Koh Chang eyes infrastructure projects
TRAT: Local tourism agencies have urged the government to launch seven projects costing over 3.3 billion baht to enhance local tourism and the livelihoods of residents on Koh Chang, the province’s top tourist spot which attracts over two million visitors a year.
The projects are a road around Koh Chang worth 2.5 billion baht; the Klong Phrao reservoir valued at 418 million baht; a waste-sorting plant costing 61 million baht; a study on wastewater treatment costing 20 million baht; a study on a design of a public sea port to accommodate tourists; the development of a public health service valued at 309 million baht; and a training centre for the tourism industry costing 6.3 million baht.
The propositions were raised by Sakkhasit Mungkarn, secretary-general of the Trat Tourism Council, who was representing local businesses as well as the Trat Tourism Association and a provincial hotels and resorts association.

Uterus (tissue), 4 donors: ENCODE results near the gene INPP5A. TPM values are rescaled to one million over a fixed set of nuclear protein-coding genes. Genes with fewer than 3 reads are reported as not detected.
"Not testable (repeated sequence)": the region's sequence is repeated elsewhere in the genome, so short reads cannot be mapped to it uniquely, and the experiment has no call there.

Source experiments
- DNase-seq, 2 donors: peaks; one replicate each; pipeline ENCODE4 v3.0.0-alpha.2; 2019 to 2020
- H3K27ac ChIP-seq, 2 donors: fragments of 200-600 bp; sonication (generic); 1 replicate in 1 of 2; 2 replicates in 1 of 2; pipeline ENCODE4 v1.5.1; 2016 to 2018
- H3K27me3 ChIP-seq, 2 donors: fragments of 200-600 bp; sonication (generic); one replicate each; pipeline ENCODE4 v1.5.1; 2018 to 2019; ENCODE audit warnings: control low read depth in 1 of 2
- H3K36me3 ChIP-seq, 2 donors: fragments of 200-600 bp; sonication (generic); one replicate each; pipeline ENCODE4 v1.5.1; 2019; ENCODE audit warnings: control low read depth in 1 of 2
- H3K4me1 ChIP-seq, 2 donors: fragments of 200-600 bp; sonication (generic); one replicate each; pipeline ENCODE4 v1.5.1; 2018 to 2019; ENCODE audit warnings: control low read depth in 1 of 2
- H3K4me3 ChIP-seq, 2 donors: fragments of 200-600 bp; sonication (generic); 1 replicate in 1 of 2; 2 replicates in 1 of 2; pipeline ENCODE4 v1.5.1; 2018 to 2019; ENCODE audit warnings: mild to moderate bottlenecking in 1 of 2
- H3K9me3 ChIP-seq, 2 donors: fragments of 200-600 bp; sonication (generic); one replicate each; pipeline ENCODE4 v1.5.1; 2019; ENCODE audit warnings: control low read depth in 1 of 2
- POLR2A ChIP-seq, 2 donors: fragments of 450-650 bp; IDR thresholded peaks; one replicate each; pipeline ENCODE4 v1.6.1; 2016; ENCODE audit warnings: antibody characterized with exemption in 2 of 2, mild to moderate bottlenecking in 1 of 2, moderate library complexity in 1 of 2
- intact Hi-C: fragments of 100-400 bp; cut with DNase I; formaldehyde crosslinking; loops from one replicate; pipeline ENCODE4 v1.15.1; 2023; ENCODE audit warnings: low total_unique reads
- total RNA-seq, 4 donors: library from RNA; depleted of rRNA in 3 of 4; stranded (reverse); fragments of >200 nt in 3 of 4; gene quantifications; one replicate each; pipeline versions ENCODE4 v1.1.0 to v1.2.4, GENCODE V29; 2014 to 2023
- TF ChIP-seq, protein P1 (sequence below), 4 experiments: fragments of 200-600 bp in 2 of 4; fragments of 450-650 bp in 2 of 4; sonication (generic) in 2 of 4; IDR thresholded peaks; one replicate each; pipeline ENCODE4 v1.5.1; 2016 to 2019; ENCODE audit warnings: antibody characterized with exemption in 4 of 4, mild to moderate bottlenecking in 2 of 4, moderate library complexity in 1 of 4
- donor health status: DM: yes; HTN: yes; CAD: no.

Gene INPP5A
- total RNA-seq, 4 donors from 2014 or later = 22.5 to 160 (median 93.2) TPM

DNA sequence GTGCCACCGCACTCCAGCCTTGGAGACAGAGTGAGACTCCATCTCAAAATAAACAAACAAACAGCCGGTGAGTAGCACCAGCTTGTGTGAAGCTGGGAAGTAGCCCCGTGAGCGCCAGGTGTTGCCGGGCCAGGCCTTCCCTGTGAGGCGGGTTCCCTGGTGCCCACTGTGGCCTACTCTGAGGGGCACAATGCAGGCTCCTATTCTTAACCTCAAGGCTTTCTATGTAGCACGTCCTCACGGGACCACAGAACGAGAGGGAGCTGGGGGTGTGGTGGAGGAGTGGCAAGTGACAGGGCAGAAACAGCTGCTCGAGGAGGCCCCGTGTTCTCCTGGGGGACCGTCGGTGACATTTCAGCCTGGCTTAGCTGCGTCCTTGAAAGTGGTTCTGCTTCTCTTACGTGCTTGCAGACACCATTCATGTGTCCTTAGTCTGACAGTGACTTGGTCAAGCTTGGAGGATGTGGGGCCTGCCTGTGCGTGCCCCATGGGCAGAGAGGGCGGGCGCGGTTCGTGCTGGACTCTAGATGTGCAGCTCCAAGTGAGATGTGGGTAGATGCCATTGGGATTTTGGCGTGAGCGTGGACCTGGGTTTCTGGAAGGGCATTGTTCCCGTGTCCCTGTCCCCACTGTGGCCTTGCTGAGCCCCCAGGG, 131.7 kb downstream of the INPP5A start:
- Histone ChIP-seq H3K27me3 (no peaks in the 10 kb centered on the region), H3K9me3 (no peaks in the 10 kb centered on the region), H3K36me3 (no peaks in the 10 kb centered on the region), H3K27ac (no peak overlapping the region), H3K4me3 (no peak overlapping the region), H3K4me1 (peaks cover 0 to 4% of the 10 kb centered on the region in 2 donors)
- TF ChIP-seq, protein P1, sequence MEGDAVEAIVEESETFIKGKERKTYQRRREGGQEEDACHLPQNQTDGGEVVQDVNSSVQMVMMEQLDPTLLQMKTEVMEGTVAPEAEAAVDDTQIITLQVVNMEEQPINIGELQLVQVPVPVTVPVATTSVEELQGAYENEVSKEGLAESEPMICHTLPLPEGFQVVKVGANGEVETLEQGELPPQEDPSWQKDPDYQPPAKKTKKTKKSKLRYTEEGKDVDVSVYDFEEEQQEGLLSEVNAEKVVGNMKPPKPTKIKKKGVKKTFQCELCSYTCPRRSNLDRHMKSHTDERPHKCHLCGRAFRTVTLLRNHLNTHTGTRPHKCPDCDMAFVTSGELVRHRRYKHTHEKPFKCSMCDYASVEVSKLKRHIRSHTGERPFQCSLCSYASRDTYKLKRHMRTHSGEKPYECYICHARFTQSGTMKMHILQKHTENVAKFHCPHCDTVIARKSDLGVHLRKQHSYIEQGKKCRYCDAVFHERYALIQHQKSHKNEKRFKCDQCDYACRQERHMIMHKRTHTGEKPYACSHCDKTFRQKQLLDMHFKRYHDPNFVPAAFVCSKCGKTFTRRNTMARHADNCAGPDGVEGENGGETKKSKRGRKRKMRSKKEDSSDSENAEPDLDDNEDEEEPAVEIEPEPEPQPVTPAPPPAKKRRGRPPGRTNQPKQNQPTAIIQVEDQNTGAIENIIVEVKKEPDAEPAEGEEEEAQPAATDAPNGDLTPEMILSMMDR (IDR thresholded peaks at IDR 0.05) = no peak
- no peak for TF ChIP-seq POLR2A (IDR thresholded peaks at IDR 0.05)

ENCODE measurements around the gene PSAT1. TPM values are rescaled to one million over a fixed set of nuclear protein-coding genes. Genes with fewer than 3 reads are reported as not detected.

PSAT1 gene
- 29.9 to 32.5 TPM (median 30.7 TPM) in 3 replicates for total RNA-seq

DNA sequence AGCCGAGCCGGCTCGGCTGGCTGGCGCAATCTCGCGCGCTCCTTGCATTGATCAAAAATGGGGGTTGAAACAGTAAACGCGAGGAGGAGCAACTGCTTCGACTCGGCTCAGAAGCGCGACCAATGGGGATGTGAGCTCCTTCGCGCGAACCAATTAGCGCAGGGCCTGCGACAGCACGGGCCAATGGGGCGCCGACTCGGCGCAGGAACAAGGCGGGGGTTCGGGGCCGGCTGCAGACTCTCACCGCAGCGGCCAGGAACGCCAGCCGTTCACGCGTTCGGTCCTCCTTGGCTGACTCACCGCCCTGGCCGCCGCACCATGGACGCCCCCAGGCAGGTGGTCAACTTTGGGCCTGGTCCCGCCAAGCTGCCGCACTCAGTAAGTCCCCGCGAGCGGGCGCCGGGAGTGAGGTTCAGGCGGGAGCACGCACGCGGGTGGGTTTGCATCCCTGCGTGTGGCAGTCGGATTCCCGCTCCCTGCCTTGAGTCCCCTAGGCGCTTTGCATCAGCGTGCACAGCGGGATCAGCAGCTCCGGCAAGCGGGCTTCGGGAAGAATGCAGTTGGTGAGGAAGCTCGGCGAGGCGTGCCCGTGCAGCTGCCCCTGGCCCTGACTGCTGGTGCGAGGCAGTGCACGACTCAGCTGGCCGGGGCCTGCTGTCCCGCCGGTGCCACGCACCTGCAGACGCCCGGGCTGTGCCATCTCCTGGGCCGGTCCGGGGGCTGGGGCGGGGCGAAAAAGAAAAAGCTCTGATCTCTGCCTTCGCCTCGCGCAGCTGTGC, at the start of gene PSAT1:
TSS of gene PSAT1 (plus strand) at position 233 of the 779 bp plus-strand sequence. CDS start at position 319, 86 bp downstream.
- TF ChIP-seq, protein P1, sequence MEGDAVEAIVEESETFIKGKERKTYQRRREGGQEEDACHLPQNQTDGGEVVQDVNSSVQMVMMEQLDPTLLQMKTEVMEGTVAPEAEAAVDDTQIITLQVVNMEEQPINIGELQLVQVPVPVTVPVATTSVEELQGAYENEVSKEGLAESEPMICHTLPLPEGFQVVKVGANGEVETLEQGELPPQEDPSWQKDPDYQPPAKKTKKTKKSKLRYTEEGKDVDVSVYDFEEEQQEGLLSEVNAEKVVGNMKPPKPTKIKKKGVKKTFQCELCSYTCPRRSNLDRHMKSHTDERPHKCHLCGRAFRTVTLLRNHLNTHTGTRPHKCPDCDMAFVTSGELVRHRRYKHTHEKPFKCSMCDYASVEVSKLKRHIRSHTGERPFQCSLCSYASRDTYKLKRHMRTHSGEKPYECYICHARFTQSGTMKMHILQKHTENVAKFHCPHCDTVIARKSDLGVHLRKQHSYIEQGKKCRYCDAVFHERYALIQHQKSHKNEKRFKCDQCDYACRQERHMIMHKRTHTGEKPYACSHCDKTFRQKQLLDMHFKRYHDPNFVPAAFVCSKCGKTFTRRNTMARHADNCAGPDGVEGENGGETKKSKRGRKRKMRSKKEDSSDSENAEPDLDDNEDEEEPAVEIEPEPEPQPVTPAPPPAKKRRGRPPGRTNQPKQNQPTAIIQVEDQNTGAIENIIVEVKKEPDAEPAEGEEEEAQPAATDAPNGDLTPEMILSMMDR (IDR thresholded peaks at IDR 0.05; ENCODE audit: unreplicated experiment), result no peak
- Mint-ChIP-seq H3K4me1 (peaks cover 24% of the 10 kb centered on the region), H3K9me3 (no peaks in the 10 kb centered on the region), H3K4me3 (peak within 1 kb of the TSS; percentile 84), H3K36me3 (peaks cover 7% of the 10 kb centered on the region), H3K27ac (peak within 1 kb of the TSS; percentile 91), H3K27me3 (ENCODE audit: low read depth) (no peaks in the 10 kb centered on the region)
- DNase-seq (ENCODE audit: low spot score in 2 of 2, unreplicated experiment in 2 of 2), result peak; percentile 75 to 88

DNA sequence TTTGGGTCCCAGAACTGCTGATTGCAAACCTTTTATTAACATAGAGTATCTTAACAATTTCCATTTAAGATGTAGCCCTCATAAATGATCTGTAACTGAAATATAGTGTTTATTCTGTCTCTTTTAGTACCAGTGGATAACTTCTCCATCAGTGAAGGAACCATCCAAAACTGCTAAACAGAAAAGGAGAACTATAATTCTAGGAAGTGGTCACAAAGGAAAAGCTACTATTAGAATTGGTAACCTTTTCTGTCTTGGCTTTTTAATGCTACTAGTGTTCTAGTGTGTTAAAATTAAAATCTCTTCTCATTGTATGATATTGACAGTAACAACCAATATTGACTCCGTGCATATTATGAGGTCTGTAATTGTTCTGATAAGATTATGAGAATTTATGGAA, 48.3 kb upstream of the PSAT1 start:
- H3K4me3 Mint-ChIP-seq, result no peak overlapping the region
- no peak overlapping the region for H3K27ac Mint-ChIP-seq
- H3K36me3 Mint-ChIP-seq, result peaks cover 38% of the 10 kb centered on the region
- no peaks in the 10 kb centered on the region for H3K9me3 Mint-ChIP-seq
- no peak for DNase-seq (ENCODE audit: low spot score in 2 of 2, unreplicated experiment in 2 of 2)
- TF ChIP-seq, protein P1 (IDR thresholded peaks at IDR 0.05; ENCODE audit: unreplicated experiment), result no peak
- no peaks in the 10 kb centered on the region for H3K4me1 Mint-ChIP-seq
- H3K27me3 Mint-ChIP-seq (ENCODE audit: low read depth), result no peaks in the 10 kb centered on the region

The proposals were submitted to Prime Minister Prayut Chan-o-cha during his visit to Koh Chang on Monday.
In response to the requests, Tourism and Sports Minister Weerasak Kowsurat, who also accompanied the premier on the trip, said the government was willing to consider them.
The state would also gauge public opinion, Mr Weerasak said.
“Do they want a bridge linking the mainland [in Laem Ngop district] to Koh Chang or a road around the island which might turn Koh Chang into a [Thai version of ] Hong Kong — packed with high-rise buildings. This could also result in environmental degradation.
“Or do they want to maintain Koh Chang as a natural tourist attraction which welcomes over 2 million visitors a year with more than 20 billion baht in annual revenues,” he said.
Mr Weerasak cautioned that an influx of construction projects might spoil the natural surroundings, which is a major selling point for tourism. Koh Chang, he said, might grow to resemble Phuket or Koh Samui where the environment and landscape have been degraded.
With regards to the proposed reservoir, Mr Weerasak said the government would have to consider its effect on livelihoods of residents while ways of treatment must be chosen properly as well.